Chase T. Rogers is the Chief Justice of the Connecticut Supreme Court, the second woman to serve in this capacity. She is a graduate of Stanford University and Boston University School of Law. Rogers is a Connecticut native. She was nominated by Governor M. Jodi Rell and sworn in April 25, 2007, by the first female Chief Justice of the Connecticut Supreme Court, Ellen Ash Peters. Prior to her nomination, Rogers served in the appellate court of Connecticut from April 2006 to April 2007. Prior to serving in the appellate court, she served as a superior court judge beginning in 1998. Her assignments included serving as the presiding judge for juveniles matters in Bridgeport and being assigned to the regional Child Session in Middletown. Between 2001 and 2005, she was assigned to the Complex Litigation Docket in Stamford-Norwalk district. Before becoming a judge, she practiced law for 14 years at Cummings & Lockwood in Stamford, Connecticut. She has two children, a son and a daughter. She was married to Edward Vincent O'Hanlan, a lawyer, on December 21, 1985. At their 2011 Fall commencement ceremony, she was awarded an honorary Doctors of Laws degree from the University of Hartford.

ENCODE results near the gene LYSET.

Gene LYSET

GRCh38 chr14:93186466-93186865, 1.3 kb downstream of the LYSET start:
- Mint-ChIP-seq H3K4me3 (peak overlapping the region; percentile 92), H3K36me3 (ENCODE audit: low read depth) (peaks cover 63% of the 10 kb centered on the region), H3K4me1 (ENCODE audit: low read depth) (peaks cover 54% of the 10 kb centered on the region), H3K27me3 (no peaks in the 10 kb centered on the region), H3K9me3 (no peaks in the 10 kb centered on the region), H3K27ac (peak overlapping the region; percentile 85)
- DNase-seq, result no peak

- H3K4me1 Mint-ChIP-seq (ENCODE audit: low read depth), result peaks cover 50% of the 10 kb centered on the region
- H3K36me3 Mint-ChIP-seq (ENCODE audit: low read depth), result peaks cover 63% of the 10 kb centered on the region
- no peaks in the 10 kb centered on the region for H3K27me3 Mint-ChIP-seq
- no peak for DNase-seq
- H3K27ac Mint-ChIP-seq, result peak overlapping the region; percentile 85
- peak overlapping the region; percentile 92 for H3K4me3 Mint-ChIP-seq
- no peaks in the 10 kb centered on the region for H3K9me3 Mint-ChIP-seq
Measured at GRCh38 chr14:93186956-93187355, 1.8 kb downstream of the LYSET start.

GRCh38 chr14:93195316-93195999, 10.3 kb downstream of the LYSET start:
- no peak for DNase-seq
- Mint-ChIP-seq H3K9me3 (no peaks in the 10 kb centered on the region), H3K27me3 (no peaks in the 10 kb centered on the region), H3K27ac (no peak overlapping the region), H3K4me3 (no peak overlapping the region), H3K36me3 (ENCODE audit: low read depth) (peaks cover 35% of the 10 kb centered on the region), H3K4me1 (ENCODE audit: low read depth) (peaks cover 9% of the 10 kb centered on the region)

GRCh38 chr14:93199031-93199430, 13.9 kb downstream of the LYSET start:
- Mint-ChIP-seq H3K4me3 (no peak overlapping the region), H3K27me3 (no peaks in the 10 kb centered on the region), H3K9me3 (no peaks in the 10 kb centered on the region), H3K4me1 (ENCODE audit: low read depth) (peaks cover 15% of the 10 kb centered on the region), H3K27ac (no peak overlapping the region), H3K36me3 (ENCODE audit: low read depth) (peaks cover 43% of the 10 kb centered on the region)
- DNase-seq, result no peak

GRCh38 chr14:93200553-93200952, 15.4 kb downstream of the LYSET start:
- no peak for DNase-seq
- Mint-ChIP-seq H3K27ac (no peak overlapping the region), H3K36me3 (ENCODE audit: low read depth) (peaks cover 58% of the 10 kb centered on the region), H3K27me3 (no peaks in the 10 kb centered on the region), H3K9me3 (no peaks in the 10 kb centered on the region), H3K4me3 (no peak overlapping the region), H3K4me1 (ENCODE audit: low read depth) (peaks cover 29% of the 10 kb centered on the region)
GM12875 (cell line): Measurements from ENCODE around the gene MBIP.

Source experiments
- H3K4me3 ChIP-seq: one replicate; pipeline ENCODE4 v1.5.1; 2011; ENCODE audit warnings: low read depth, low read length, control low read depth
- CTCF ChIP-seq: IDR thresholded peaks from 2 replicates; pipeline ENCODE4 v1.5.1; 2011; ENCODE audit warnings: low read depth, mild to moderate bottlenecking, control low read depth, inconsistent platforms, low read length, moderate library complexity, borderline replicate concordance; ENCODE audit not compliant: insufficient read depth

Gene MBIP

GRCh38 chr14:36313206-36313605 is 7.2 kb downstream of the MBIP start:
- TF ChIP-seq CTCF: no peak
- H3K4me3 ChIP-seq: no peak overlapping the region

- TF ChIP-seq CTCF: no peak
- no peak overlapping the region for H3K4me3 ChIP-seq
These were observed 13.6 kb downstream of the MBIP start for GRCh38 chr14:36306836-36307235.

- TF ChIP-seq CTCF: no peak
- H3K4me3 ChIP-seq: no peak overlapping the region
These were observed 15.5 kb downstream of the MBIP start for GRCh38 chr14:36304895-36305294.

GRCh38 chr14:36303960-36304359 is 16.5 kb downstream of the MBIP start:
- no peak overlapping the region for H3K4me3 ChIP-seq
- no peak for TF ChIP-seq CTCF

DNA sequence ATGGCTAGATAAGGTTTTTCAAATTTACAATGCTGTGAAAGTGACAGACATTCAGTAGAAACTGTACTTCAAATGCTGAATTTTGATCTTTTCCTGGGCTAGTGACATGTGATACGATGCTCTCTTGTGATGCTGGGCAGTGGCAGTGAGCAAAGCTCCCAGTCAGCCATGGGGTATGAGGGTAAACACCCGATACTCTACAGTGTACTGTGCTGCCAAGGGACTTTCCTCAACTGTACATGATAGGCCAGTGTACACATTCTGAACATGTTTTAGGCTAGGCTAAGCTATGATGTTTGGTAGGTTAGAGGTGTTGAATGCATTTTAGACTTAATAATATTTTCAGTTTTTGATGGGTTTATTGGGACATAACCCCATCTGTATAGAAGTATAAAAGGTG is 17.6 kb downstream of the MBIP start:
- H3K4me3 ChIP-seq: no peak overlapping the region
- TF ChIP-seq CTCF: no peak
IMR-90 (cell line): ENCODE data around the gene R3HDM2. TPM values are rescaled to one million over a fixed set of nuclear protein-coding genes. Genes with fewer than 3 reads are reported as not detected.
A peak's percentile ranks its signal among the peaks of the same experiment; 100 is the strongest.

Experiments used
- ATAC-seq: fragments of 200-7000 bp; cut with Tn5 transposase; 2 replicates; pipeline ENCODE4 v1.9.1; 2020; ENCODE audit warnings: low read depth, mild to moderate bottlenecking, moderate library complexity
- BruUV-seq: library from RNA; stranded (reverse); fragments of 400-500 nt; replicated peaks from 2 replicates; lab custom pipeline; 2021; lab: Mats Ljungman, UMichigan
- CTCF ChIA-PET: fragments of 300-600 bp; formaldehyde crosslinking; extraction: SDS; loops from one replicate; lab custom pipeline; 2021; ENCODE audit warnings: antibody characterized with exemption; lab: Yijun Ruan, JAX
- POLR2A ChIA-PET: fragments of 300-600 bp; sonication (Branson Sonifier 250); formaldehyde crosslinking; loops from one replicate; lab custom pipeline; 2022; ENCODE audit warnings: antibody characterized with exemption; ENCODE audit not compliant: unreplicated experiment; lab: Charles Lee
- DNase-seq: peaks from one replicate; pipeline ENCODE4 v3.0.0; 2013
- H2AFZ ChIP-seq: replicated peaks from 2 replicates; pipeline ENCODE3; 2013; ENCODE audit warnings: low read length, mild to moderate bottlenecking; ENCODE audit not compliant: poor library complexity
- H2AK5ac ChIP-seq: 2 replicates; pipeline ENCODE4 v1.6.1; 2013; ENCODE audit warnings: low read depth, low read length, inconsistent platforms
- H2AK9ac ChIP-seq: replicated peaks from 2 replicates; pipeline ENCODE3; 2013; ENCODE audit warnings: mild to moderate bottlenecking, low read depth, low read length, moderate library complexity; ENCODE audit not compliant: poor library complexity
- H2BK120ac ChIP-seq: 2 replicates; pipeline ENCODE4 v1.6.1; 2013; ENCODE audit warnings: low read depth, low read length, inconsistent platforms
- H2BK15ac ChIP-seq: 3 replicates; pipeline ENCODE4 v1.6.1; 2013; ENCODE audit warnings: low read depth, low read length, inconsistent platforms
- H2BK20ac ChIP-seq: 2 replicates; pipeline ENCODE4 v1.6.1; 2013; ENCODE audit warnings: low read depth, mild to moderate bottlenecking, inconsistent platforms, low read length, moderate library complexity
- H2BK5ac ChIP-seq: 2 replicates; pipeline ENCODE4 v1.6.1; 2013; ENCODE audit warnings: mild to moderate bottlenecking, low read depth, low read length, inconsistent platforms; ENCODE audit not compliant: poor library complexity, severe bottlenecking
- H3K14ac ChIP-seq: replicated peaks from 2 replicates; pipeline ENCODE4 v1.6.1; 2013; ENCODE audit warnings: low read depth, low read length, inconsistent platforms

18 February 2011 “There may not be closure today”, but Sheehan says, "I think there is peace."


Brendon Sheehan is the Cuyahoga County Court of Common Pleas Court Judge in Ohio. Back in 1982, on Brendon Sheehan's 15th birthday, Frank Spisak killed his father, Timothy, as part of a murder spree at Cleveland State. Spisak was executed Thursday in Lucasville after spending almost 28 years on death row.

According to the Texas Monthly, when Keller was asked in a pre-election interview if she was bound to follow the law, even if it meant an unjust result. “Absolutely,” she replied. “Who is going to determine what justice is? Me? I think justice is achieved by following the law.”

Sharon Faye Keller (born August 1, 1953) is the Presiding Judge of the Texas Court of Criminal Appeals, the highest court for criminal matters in the State of Texas.

Pennsylvania Chief Justice Ronald Castille complained this year that federally funded public defenders are thwarting the state's legal process through repeated delays and appeals.

"When the families of murder victims and other concerned citizens ask why there is no effective death penalty in Pennsylvania, the dirty secret answer is: ask the federal court," Castille wrote in a sharply worded 34-page opinion this year (2011).